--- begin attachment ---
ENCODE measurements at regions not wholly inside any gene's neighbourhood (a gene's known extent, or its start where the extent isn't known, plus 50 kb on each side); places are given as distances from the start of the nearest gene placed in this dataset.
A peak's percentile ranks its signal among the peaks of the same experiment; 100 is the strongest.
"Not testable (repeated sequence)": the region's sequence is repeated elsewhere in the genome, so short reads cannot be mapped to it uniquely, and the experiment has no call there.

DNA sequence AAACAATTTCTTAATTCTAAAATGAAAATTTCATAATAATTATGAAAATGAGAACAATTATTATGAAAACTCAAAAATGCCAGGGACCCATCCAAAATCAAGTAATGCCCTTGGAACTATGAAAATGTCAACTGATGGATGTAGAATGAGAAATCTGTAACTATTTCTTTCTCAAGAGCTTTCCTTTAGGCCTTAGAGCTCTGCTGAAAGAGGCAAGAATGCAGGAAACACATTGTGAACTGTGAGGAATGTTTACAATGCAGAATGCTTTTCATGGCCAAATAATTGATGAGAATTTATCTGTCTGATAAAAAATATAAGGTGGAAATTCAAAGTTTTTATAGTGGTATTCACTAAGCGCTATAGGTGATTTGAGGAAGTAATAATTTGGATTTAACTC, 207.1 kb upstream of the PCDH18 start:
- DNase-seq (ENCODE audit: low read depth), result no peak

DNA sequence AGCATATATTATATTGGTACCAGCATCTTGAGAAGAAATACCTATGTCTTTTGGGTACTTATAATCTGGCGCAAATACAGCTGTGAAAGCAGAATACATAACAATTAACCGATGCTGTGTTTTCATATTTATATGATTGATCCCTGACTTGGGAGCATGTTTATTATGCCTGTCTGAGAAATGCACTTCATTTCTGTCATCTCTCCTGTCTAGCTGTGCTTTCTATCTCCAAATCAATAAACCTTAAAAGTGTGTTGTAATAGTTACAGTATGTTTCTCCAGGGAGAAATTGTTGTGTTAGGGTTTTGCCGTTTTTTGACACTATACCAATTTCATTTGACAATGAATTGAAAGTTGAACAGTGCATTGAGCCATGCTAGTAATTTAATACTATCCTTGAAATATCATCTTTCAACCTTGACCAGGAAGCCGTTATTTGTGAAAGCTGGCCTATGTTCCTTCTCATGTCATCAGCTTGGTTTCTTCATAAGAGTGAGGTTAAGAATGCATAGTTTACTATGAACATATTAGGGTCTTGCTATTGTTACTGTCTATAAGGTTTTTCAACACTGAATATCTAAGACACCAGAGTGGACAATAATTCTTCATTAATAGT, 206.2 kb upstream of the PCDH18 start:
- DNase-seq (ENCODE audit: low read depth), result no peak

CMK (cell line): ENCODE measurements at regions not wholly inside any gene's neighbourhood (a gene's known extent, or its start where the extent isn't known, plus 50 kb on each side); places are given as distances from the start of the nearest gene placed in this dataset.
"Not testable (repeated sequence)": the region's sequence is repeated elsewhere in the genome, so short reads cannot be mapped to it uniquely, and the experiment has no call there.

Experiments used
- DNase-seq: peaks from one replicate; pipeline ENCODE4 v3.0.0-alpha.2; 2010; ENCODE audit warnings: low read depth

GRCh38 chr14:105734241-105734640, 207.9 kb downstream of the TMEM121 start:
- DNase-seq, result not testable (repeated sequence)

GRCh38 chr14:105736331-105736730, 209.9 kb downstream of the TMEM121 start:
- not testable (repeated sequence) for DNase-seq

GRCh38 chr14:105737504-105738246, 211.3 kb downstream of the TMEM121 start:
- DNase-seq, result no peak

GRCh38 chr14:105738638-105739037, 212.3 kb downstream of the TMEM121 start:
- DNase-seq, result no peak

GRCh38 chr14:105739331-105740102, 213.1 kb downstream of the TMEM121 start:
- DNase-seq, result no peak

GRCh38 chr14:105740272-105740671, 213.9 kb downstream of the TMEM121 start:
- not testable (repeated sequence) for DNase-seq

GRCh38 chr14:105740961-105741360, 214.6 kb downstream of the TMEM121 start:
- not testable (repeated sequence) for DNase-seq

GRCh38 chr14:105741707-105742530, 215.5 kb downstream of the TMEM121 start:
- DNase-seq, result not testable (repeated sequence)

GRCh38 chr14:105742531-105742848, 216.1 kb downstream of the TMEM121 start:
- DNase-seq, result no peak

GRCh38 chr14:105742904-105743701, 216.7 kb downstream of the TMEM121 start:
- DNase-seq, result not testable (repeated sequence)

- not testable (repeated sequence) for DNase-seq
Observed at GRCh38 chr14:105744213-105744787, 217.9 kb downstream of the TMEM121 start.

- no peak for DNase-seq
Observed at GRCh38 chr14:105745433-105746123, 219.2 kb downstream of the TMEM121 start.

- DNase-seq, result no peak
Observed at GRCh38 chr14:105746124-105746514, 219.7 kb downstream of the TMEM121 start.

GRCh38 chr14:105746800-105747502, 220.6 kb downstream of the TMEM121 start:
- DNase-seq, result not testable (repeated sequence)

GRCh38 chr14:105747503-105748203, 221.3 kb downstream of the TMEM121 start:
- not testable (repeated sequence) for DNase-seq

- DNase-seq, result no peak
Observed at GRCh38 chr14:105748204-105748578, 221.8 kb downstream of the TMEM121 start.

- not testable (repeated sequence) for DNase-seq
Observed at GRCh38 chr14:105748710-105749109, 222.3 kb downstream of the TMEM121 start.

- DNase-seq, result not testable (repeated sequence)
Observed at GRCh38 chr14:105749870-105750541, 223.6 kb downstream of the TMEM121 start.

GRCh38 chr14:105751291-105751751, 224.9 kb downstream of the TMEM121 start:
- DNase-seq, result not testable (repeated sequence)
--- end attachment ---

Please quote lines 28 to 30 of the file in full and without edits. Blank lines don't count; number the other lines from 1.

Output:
GRCh38 chr14:105742531-105742848, 216.1 kb downstream of the TMEM121 start:
- DNase-seq, result no peak

GRCh38 chr14:105742904-105743701, 216.7 kb downstream of the TMEM121 start: